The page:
But men find it hard to express humility. Even those of us who claim to love and follow God have a difficult time coming before Him with a contrite and lowly spirit. Our pride gets in the way. We refuse to see ourselves as He sees us. We justify our sin and rationalize our behavior. We compare ourselves to others and deem ourselves somehow worthy of God’s favor. But God sees us differently. “Yet they seek me daily and delight to know my ways, as if there were a nation that did righteousness and did not forsake the judgment of their God; they ask of me righteous judgments; they delight to draw near to God” (Isaiah 58:2 ESV). Just like the people of Israel, we can so easily find ourselves seeking God and acting as if our so-called righteous deeds somehow earn us favor with Him. We go through the religious motions, showing up at church and doing our daily allotment of pious activities that make us look good to others, but do little to impress God. All the while we fail to realize that we can do nothing to earn God’s favor or live up to His exacting standards. Holiness is impossible for us to pull off, just as it was impossible for the people of Israel. We can’t maintain a lifestyle of righteousness in our own strength. The Israelites knew what they were supposed to do, but just couldn’t muster up the determination to do it on an ongoing basis. And we find ourselves in the same boat. If we are not careful, even as believers, we will find ourselves attempting to live the spiritual life in the strength of our own flesh. We will attempt to live up to God’s standards without His help. Our own pride will convince us that we can somehow pull it off. But like Paul, we simply need to reach the point where we cry out daily, “Oh, what a miserable person I am! Who will free me from this life that is dominated by sin and death?” (Romans 7:24 NLT). We simply need to confess our insufficiency and turn to God for the help He has provided through His Son. “Thank God! The answer is in Jesus Christ our Lord” (Romans 7:25 NLT).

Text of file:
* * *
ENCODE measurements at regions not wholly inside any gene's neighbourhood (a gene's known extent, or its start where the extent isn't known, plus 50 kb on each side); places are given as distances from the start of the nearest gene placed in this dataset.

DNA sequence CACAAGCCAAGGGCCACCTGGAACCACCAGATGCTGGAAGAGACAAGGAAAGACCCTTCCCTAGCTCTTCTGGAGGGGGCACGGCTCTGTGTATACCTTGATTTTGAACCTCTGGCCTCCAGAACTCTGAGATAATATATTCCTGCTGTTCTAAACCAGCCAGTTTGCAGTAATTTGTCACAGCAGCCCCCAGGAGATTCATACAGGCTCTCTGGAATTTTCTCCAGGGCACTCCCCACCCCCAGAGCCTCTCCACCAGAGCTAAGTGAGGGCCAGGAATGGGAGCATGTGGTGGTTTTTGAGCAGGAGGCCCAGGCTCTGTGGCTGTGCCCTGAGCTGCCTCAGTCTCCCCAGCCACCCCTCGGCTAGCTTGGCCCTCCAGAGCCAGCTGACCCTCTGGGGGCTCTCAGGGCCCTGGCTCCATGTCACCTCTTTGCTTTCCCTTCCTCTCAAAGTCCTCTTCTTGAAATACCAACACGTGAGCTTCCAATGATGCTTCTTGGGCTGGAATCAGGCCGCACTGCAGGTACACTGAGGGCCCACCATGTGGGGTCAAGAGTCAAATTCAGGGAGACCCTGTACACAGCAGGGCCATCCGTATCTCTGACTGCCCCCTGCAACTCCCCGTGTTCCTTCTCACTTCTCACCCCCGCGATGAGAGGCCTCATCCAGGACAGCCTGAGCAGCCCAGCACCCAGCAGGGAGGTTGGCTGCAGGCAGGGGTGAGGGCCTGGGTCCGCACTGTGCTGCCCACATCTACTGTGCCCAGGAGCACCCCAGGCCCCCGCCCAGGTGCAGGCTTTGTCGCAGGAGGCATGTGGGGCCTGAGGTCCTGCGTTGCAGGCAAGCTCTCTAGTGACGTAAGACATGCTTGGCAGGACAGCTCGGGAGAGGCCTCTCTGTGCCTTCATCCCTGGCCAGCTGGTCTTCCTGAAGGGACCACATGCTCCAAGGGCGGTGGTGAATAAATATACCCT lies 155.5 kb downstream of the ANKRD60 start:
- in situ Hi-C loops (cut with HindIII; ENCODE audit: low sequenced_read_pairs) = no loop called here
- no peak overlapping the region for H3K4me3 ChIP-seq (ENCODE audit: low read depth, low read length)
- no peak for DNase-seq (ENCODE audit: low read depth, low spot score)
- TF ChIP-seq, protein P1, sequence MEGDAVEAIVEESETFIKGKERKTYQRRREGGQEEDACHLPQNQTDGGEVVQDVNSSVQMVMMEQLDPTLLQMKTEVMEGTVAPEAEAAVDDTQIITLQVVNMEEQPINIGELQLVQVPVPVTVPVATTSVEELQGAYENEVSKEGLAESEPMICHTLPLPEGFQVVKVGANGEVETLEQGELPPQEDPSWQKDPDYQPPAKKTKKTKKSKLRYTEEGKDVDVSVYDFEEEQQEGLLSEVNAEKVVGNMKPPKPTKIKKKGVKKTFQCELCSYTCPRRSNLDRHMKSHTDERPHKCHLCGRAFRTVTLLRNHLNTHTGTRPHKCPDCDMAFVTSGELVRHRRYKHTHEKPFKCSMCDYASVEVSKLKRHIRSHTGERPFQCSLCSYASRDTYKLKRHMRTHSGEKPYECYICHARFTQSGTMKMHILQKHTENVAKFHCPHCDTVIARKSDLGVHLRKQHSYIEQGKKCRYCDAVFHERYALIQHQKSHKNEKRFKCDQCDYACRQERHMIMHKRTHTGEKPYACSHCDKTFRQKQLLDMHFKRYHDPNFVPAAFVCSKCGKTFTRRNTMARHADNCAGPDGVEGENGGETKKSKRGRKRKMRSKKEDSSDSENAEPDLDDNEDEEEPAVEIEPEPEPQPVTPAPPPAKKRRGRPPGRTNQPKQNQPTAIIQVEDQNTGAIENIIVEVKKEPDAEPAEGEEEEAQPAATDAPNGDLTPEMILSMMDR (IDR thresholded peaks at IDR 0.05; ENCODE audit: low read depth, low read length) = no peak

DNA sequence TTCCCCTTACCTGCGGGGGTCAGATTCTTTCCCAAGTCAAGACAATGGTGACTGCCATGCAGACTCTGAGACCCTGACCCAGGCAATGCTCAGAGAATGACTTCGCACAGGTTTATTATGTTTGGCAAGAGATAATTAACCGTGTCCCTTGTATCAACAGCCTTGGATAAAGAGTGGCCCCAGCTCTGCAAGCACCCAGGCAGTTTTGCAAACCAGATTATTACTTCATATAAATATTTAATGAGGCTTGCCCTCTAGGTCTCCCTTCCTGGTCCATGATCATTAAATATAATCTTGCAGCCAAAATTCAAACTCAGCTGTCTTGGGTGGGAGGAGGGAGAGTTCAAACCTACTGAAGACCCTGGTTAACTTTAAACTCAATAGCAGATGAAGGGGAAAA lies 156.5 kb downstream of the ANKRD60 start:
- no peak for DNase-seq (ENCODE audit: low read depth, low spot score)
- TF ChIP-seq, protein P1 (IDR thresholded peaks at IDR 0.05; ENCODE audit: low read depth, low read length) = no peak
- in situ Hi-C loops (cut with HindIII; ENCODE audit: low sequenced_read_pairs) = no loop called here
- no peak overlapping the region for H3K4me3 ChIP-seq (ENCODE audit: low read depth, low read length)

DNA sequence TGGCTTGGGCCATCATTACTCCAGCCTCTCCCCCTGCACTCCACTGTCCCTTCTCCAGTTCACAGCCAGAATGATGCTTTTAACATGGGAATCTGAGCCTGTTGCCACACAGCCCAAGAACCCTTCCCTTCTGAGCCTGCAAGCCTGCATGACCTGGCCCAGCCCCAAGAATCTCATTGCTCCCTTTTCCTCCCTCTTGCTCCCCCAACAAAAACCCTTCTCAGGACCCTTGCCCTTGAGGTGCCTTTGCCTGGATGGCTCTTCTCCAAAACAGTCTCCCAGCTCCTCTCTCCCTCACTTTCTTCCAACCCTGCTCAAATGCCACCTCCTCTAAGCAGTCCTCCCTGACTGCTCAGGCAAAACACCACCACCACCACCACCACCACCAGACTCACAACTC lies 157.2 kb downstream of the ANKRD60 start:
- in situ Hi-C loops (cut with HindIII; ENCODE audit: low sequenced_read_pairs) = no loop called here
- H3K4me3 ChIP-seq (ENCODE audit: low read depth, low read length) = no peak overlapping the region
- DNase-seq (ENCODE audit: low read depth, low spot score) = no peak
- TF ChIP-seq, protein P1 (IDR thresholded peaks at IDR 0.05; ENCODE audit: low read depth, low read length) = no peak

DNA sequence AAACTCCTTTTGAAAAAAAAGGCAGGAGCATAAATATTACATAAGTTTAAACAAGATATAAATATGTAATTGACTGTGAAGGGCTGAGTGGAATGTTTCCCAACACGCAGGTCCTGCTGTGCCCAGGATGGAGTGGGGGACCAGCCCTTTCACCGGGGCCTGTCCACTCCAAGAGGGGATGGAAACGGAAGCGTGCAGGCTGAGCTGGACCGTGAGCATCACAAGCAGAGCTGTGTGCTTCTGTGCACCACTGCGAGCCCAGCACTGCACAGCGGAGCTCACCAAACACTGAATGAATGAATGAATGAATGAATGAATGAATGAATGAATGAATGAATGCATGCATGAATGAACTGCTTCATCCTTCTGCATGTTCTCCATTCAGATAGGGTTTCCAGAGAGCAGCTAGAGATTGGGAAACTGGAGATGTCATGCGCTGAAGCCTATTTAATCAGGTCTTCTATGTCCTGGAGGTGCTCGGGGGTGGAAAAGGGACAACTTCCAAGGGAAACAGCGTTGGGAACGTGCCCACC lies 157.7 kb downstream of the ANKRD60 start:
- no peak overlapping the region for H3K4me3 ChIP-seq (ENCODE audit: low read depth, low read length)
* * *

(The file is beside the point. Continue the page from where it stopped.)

How would I apply what I’ve read to my own life?

One of the amazing aspects of God’s great redemptive plan for mankind is revealed in His faithful, consistent and loving interaction with the people of Israel. In spite of their rejection of His sovereign rule over their lives for generations, He never gave up on them. Even when they failed to accept His Son as their Messiah, instead demanding His death on the cross, God did not turn His back on them. While they have never been able to live up to His standards or maintain the life of holiness He demanded of them, He still has plans for them. He is still going to keep His promise to them. In the book of Revelation we get to see into the future where God reveals how He is going to redeem and restore His people. There is a day coming when He will heal them. He will do for them what they could never seem to do for themselves. Even in the midst of the Great Tribulation, when the people of Israel will suffer the most intense persecution they have even had to endure, God will be there. John is given a vision of a woman who is pregnant. She will give birth to a baby, “a male child, one who is to rule all the nations with a rod of iron, but her child was caught up to God and to his throne” (Revelation 12:5 ESV). The woman represents Israel. The baby is Jesus Christ. After His death and resurrection, God literally “raptured” or snatched up Jesus, taking Him to heaven where He awaits His second coming at the end of the Great Tribulation. But during the last three and a half years of that great time or tribulation, Satan will wage war against the people of Israel. They will have to run for their lives. Jesus warned of this day. “For then there will be great tribulation, such as has not been from the beginning of the world until now, no, and never will be. And if those days had not been cut short, no human being would be saved. But for the sake of the elect those days will be cut short” (Matthew 24:21-22 ESV). But God will protect His own. “…and the woman [Israel] fled into the wilderness, where she has a place prepared by God, in which she is to be nourished for 1,260 days” (Revelation 12:6 ESV). God will miraculously protect His own. He will care for them, even during one of the most difficult times the earth has ever known. And ultimately, God will bring healing to His people. He will redeem and restore them. God promises, “I have seen his ways, but I will heal him,; I will lead him and restore comfort to him and his mourners” (Isaiah 57:18 ESV). God is the great healer. He is the redeemer and restorer. He will do for Israel what He has promised. He is faithful, trustworthy and true to His Word.

Father, thank You for the reassurance of Your faithfulness. You have not abandoned Your people Israel and You have not and will not abandon me. You have even made it possible for me to live uprightly and righteousness in this life. You have given me the capacity, through the power of Your indwelling Spirit, to live humbly and to practice acts of justice, compassion, and kindness – not in my own strength, but Yours. You have made it possible to experience Your healing and help in this life and You have promised me complete healing in the life to come. Amen

Ken Miller
Grow Pastor & Minister to Men
kenm@christchapelbc.org